When Taylor Swift first recorded “Love Story” in 2008, I was too busy getting sucked into the Marvel Cinematic Universe with the first Iron Man film to much notice. Thanks to a nasty dispute over the rights to the master recordings of her first six albums, Swift’s now re-recording and releasing them – starting with Fearless, the album on which “Love Story” first appeared way back when. Ownership of master recordings has been a perennial source of friction between artists and record labels since time immemorial, with Swift’s struggle rivaled only by Prince’s decades-long battle for control over his own music. Listening to her new version of “Love Story,” however, it’s clear that Swift’s re-recording campaign does much more than strike a blow for her own rights as an artist – it’s an artistic statement in its own right.
Swift has always been in a dialogue with her past self and work, especially on her past three albums: Lover, folklore, and evermore. On each of these records, she regularly reflects on herself and the sentiments expressed in her previous music. In an unmistakable reference to the title track from 2012’s Red, for instance, Swift acknowledges on Lover’s “Daylight” that she “once believed love would be (burning red).” Older and wiser, she now knows better: love isn’t red or black and white, “it’s golden.” It’s certainly no coincidence that the album artwork for her re-recording of Fearless has a gold tint.
That’s also apparent on folklore, with the entire album at times sounding a like an extended meditation on the universal themes she’s explored throughout her career. It’s equally evident on evermore, with Swift giving her past self advice on “long story short.” But she saves her sharpest lyrics for the bonus track “right where you left me,” where she portrays that her heartbroken and frozen-in-time protagonist as “still 23/inside her fantasy/how it was supposed to be.” Taken together with evermore’s second bonus track, “it’s time to go,” Swift all but invites us to take note of how her own ideas about love, romance, and fundamental human relationships have grown and matured since she was that age herself.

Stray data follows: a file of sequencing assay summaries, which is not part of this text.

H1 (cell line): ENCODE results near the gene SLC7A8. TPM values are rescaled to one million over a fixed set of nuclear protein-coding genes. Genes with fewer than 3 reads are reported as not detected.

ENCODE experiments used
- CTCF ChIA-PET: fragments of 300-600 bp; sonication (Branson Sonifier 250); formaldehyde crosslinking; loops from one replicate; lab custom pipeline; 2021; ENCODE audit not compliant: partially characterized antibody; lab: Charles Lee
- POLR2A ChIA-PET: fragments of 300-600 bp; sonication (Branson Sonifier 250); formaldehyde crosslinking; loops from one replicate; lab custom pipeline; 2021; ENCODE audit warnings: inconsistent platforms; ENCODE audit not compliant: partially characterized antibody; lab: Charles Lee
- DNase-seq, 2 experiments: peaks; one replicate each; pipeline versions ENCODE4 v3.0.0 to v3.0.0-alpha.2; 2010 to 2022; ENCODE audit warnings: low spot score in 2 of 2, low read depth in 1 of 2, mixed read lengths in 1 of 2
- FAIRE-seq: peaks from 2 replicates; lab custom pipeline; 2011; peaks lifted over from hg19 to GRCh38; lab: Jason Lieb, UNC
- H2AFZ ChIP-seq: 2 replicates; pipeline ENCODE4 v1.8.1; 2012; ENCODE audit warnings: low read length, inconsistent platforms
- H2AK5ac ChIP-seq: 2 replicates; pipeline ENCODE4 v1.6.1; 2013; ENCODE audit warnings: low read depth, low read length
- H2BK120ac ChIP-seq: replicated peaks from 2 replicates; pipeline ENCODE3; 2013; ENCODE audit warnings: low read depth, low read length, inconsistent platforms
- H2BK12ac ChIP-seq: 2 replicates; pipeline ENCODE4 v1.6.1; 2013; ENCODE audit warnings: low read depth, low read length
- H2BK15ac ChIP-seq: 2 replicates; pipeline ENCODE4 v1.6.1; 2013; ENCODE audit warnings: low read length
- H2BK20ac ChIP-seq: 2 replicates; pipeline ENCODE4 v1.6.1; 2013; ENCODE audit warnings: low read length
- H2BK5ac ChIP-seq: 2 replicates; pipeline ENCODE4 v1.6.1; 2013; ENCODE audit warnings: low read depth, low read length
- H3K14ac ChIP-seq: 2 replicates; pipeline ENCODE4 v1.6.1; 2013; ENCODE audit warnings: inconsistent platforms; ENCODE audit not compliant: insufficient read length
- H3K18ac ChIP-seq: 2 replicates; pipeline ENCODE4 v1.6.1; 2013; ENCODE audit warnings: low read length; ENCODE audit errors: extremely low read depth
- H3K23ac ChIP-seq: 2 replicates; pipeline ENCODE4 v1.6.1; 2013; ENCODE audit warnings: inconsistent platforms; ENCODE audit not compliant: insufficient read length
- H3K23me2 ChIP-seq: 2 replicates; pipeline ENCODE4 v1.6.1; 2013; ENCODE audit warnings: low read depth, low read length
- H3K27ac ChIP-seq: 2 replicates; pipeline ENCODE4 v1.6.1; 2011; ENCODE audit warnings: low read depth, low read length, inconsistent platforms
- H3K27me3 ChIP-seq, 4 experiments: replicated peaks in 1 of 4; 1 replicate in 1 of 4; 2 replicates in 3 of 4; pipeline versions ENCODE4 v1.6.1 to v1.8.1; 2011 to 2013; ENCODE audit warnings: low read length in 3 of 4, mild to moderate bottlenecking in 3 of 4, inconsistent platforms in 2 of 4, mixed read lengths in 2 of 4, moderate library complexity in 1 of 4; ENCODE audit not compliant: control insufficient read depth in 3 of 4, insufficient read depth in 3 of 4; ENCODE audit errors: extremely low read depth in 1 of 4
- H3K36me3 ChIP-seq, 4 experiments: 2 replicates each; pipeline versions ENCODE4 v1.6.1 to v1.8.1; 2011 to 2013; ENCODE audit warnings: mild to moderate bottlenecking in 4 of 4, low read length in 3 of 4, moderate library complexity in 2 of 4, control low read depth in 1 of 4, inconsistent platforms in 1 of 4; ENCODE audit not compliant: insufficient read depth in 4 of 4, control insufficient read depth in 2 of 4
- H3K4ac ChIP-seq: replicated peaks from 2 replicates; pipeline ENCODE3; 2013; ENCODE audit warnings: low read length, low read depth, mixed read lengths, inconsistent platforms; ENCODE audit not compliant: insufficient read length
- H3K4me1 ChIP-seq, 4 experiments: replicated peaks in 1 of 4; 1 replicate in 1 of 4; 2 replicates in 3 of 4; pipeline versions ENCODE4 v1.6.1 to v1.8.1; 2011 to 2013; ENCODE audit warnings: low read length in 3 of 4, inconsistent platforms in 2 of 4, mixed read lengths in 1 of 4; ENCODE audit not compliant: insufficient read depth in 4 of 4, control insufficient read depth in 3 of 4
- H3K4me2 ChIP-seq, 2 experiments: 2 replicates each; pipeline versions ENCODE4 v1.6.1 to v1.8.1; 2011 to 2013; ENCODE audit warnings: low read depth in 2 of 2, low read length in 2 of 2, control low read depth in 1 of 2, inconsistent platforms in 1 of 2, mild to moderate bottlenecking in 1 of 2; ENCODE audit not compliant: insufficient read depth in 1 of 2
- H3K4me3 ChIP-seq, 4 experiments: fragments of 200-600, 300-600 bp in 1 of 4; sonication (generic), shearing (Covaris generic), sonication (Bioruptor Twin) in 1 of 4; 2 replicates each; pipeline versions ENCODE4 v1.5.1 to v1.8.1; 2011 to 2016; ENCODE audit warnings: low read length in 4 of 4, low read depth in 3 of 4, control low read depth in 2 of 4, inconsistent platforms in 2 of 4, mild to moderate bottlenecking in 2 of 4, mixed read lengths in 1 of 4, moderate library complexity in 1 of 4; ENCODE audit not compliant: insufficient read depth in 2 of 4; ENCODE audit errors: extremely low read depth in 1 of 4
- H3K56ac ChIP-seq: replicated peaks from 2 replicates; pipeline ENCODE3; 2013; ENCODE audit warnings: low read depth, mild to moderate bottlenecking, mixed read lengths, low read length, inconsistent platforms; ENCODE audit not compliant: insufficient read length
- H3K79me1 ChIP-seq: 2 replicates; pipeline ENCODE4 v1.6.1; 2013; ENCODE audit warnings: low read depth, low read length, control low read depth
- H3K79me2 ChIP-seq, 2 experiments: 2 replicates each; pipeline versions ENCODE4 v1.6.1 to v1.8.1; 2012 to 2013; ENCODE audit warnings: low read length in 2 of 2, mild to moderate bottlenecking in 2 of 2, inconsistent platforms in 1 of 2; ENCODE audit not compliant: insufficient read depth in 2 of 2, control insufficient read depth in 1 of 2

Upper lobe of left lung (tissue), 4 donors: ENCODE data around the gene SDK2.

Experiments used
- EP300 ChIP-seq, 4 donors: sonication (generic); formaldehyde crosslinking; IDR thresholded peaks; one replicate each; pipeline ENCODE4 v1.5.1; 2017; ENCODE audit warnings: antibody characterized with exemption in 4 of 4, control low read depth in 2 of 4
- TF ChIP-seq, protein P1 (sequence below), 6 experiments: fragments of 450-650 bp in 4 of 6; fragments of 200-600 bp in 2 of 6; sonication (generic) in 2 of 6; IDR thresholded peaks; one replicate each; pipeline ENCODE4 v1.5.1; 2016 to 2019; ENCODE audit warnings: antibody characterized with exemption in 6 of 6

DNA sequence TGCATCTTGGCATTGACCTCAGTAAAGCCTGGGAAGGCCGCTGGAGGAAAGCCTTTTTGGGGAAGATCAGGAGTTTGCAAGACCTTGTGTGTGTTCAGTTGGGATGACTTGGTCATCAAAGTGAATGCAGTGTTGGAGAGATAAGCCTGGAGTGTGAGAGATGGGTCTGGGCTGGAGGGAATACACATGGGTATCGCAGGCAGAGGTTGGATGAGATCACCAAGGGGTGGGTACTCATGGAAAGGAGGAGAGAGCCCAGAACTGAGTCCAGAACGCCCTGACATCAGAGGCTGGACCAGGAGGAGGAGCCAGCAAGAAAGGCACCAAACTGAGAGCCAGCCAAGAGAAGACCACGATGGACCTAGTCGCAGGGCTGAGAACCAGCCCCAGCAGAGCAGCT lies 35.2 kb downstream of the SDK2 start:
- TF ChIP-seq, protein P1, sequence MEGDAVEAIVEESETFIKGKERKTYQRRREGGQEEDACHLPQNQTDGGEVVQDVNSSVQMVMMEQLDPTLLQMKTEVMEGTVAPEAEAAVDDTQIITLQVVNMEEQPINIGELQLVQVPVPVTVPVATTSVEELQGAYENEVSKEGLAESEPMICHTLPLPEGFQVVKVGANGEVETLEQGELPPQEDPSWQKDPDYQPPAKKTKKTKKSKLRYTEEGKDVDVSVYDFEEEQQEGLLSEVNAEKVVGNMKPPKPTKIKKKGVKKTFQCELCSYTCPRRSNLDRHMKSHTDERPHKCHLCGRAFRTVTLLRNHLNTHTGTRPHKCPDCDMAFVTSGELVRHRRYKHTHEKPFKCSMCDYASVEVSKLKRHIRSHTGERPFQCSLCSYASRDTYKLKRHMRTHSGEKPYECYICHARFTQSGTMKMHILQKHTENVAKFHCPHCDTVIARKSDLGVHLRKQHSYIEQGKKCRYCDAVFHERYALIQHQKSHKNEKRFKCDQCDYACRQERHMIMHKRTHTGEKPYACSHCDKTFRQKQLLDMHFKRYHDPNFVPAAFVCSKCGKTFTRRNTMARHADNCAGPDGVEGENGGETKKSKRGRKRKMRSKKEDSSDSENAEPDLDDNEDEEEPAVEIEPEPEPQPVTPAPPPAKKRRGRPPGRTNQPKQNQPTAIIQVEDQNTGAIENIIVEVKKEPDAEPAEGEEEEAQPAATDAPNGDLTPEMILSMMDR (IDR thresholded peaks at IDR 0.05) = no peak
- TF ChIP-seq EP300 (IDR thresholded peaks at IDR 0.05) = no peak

So it ought to be no surprise that Swift’s remake of “Love Story” possesses the same spirit of self-reflection that permeates her recent work. As she herself noted on social media, she’s now revisiting songs she wrote when she was between sixteen and eighteen years old and still held out hope that the “fairytale ending she’d been shown in the movies might be true. Like other songs that change meaning with time and experience – Pearl Jam’s “Alive” is a particularly poignant example – “Love Story” takes on a new meaning when Swift records it today.
It’s not simply that the music itself has a crisper and clearer sound, or that Swift’s vocals express a greater depth and range of emotion. “Love Story” changes meaning from a teenager’s romantic fantasy to an adult’s reminiscence about the origins of a lasting relationship, a couple’s founding myth. More than that, though, it’s become a song about the intimacy Swift’s forged with her fans over the course of her career. That’s blatantly obvious in her lyric video for the remake, which contains video and photos of Swift’s meetings with her fans in 2008 when “so many unbreakable bonds” were formed. In the process, she’s imbued the song’s stand-out lyric “we were both young when I first saw you” with a new and far more profound significance.
That’s a sentiment echoed in the bridge of evermore’s title track as well, but Swift makes it crystal clear with her remake of “Love Story.” It’s an artistic achievement that’s all the more impressive because it could not have been fully anticipated ahead of time – one that could only have come about through a potent combination of serendipity and Swift’s own talent.